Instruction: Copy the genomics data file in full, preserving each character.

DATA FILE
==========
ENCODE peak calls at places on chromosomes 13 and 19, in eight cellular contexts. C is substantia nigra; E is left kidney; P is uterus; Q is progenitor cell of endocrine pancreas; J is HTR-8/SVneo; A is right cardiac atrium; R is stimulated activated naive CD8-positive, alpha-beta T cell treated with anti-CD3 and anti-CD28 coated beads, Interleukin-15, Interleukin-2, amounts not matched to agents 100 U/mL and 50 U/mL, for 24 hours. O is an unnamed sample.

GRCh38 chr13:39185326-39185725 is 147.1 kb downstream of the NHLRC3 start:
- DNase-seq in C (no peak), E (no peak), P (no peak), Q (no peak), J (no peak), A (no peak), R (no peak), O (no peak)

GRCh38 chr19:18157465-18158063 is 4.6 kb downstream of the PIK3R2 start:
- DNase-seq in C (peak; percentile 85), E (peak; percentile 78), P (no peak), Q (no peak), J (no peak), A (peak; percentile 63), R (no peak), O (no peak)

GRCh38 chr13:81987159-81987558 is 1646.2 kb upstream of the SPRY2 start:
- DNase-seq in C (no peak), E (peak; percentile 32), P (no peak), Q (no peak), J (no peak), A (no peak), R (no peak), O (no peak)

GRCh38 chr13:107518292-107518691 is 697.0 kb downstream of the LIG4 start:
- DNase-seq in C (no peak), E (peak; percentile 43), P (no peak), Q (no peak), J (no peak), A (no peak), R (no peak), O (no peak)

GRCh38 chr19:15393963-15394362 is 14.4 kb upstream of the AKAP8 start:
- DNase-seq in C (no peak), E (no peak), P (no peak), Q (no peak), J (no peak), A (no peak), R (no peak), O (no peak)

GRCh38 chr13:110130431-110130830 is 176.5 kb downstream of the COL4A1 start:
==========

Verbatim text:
ENCODE peak calls at places on chromosomes 13 and 19, in eight cellular contexts. C is substantia nigra; E is left kidney; P is uterus; Q is progenitor cell of endocrine pancreas; J is HTR-8/SVneo; A is right cardiac atrium; R is stimulated activated naive CD8-positive, alpha-beta T cell treated with anti-CD3 and anti-CD28 coated beads, Interleukin-15, Interleukin-2, amounts not matched to agents 100 U/mL and 50 U/mL, for 24 hours. O is an unnamed sample.

GRCh38 chr13:39185326-39185725 is 147.1 kb downstream of the NHLRC3 start:
- DNase-seq in C (no peak), E (no peak), P (no peak), Q (no peak), J (no peak), A (no peak), R (no peak), O (no peak)

GRCh38 chr19:18157465-18158063 is 4.6 kb downstream of the PIK3R2 start:
- DNase-seq in C (peak; percentile 85), E (peak; percentile 78), P (no peak), Q (no peak), J (no peak), A (peak; percentile 63), R (no peak), O (no peak)

GRCh38 chr13:81987159-81987558 is 1646.2 kb upstream of the SPRY2 start:
- DNase-seq in C (no peak), E (peak; percentile 32), P (no peak), Q (no peak), J (no peak), A (no peak), R (no peak), O (no peak)

GRCh38 chr13:107518292-107518691 is 697.0 kb downstream of the LIG4 start:
- DNase-seq in C (no peak), E (peak; percentile 43), P (no peak), Q (no peak), J (no peak), A (no peak), R (no peak), O (no peak)

GRCh38 chr19:15393963-15394362 is 14.4 kb upstream of the AKAP8 start:
- DNase-seq in C (no peak), E (no peak), P (no peak), Q (no peak), J (no peak), A (no peak), R (no peak), O (no peak)

GRCh38 chr13:110130431-110130830 is 176.5 kb downstream of the COL4A1 start: